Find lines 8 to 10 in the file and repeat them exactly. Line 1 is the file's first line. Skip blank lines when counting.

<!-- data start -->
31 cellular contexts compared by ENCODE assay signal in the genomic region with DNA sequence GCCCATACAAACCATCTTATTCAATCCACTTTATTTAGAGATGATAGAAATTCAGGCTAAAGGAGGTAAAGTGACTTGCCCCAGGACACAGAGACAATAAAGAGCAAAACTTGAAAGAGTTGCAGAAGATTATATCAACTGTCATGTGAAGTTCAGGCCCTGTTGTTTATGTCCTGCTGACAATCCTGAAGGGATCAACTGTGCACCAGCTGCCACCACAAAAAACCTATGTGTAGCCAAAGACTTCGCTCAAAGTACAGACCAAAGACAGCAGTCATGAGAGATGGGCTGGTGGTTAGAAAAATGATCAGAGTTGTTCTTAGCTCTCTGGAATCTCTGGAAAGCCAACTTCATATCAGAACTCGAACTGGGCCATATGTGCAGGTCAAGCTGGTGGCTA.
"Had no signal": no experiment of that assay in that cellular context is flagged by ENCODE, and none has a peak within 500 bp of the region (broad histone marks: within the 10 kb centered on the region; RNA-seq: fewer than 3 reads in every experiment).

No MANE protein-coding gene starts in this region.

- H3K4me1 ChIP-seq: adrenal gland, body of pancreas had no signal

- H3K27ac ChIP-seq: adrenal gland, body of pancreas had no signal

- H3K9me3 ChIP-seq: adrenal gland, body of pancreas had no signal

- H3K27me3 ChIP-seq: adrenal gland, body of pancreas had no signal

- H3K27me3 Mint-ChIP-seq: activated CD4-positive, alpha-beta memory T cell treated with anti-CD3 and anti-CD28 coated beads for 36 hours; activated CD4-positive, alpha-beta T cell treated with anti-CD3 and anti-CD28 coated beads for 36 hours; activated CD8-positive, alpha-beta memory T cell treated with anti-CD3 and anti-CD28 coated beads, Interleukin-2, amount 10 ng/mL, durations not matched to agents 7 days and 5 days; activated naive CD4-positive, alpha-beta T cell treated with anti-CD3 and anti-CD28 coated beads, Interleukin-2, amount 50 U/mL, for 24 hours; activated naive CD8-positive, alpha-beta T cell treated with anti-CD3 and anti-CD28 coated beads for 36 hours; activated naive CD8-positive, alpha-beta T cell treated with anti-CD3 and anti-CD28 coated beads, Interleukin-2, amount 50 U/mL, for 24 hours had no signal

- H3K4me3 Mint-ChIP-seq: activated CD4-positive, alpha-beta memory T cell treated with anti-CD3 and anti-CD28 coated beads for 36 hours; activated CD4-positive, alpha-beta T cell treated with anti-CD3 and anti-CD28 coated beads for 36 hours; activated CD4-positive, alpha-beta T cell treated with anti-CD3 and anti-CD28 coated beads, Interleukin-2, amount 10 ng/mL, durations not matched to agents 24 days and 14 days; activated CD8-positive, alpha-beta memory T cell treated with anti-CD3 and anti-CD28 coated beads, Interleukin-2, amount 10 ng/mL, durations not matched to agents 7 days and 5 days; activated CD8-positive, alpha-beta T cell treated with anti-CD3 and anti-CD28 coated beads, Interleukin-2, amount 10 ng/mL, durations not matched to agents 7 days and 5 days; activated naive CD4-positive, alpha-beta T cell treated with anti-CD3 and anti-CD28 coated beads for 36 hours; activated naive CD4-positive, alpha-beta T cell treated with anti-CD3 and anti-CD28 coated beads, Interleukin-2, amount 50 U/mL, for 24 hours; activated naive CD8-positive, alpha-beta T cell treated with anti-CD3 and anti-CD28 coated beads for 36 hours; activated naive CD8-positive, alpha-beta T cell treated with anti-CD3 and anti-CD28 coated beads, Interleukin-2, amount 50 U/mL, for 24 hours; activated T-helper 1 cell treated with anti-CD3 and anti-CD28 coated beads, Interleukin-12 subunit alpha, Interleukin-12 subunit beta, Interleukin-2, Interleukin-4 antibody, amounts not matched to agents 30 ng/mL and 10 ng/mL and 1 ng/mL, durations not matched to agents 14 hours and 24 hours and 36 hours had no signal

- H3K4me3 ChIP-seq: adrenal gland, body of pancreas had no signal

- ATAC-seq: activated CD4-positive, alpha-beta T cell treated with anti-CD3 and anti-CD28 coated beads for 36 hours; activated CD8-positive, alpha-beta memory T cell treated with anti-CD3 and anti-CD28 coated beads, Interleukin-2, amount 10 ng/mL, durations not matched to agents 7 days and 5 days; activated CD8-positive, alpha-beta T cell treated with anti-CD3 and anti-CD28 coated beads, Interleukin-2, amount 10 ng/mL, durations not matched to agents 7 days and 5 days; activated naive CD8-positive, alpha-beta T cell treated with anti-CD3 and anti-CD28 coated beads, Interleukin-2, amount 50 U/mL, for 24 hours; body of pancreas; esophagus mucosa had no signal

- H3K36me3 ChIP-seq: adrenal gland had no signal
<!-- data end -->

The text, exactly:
- H3K27me3 Mint-ChIP-seq: activated CD4-positive, alpha-beta memory T cell treated with anti-CD3 and anti-CD28 coated beads for 36 hours; activated CD4-positive, alpha-beta T cell treated with anti-CD3 and anti-CD28 coated beads for 36 hours; activated CD8-positive, alpha-beta memory T cell treated with anti-CD3 and anti-CD28 coated beads, Interleukin-2, amount 10 ng/mL, durations not matched to agents 7 days and 5 days; activated naive CD4-positive, alpha-beta T cell treated with anti-CD3 and anti-CD28 coated beads, Interleukin-2, amount 50 U/mL, for 24 hours; activated naive CD8-positive, alpha-beta T cell treated with anti-CD3 and anti-CD28 coated beads for 36 hours; activated naive CD8-positive, alpha-beta T cell treated with anti-CD3 and anti-CD28 coated beads, Interleukin-2, amount 50 U/mL, for 24 hours had no signal

- H3K4me3 Mint-ChIP-seq: activated CD4-positive, alpha-beta memory T cell treated with anti-CD3 and anti-CD28 coated beads for 36 hours; activated CD4-positive, alpha-beta T cell treated with anti-CD3 and anti-CD28 coated beads for 36 hours; activated CD4-positive, alpha-beta T cell treated with anti-CD3 and anti-CD28 coated beads, Interleukin-2, amount 10 ng/mL, durations not matched to agents 24 days and 14 days; activated CD8-positive, alpha-beta memory T cell treated with anti-CD3 and anti-CD28 coated beads, Interleukin-2, amount 10 ng/mL, durations not matched to agents 7 days and 5 days; activated CD8-positive, alpha-beta T cell treated with anti-CD3 and anti-CD28 coated beads, Interleukin-2, amount 10 ng/mL, durations not matched to agents 7 days and 5 days; activated naive CD4-positive, alpha-beta T cell treated with anti-CD3 and anti-CD28 coated beads for 36 hours; activated naive CD4-positive, alpha-beta T cell treated with anti-CD3 and anti-CD28 coated beads, Interleukin-2, amount 50 U/mL, for 24 hours; activated naive CD8-positive, alpha-beta T cell treated with anti-CD3 and anti-CD28 coated beads for 36 hours; activated naive CD8-positive, alpha-beta T cell treated with anti-CD3 and anti-CD28 coated beads, Interleukin-2, amount 50 U/mL, for 24 hours; activated T-helper 1 cell treated with anti-CD3 and anti-CD28 coated beads, Interleukin-12 subunit alpha, Interleukin-12 subunit beta, Interleukin-2, Interleukin-4 antibody, amounts not matched to agents 30 ng/mL and 10 ng/mL and 1 ng/mL, durations not matched to agents 14 hours and 24 hours and 36 hours had no signal

- H3K4me3 ChIP-seq: adrenal gland, body of pancreas had no signal